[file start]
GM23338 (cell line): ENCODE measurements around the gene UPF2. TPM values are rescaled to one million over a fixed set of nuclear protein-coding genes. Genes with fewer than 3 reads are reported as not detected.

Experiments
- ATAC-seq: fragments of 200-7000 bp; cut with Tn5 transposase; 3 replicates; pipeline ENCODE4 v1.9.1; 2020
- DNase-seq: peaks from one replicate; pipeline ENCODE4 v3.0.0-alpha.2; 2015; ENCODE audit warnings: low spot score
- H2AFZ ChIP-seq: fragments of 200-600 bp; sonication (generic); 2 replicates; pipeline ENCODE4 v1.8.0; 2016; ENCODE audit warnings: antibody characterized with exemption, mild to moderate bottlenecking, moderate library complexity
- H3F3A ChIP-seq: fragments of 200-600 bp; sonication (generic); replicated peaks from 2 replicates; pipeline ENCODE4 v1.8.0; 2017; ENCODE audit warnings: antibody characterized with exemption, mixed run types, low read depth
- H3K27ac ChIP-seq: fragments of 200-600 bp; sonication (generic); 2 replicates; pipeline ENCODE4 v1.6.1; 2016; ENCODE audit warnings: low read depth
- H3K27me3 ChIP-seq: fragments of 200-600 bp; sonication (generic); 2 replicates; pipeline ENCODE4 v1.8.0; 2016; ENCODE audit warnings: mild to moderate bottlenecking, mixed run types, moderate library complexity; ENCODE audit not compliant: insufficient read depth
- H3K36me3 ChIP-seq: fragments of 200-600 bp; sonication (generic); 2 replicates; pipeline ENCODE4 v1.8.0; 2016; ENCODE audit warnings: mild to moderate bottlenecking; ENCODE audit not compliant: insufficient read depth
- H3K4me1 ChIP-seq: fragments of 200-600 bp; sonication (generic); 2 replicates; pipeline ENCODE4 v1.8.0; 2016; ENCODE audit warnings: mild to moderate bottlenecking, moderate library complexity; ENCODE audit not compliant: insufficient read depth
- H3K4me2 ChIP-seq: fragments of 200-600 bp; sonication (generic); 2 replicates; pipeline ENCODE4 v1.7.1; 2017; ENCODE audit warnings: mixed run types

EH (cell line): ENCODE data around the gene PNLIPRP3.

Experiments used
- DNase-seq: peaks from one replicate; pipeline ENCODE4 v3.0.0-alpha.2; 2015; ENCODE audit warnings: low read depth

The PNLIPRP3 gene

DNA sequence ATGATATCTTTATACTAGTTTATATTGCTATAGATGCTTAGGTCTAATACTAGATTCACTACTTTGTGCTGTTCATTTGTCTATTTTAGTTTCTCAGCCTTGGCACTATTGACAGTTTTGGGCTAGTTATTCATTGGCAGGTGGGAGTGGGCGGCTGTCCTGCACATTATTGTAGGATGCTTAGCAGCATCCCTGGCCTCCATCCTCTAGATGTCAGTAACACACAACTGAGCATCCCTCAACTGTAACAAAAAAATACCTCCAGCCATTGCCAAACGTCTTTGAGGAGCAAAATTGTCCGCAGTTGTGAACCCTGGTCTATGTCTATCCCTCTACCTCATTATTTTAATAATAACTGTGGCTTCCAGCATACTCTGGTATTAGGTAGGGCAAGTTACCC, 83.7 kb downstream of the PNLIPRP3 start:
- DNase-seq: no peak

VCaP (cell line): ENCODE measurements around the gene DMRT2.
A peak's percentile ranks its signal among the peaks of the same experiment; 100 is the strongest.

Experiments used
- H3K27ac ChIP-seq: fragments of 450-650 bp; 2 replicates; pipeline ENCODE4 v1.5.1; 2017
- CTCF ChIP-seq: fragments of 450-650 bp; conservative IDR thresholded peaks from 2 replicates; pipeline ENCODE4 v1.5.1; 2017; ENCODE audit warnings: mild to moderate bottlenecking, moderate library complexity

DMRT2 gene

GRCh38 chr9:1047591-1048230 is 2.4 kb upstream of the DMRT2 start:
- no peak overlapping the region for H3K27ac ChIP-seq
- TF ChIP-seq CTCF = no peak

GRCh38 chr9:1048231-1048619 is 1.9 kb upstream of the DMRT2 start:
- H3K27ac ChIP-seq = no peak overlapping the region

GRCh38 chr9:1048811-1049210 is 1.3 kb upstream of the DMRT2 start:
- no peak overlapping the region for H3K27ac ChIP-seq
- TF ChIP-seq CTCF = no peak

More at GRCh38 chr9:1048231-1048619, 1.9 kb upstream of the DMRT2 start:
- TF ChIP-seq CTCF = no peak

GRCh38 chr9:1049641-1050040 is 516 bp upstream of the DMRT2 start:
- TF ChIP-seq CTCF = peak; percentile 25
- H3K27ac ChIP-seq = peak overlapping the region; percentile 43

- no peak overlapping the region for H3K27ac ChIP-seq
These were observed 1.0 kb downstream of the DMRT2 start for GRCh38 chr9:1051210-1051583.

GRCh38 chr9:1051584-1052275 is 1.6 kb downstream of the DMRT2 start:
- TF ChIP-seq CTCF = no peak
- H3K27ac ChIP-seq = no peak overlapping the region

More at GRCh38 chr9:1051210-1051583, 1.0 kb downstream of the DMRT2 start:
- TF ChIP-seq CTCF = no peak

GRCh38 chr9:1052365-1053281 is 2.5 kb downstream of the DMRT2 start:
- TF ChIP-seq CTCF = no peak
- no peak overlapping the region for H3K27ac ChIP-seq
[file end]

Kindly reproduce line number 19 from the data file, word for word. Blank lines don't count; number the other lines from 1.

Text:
A peak's percentile ranks its signal among the peaks of the same experiment; 100 is the strongest.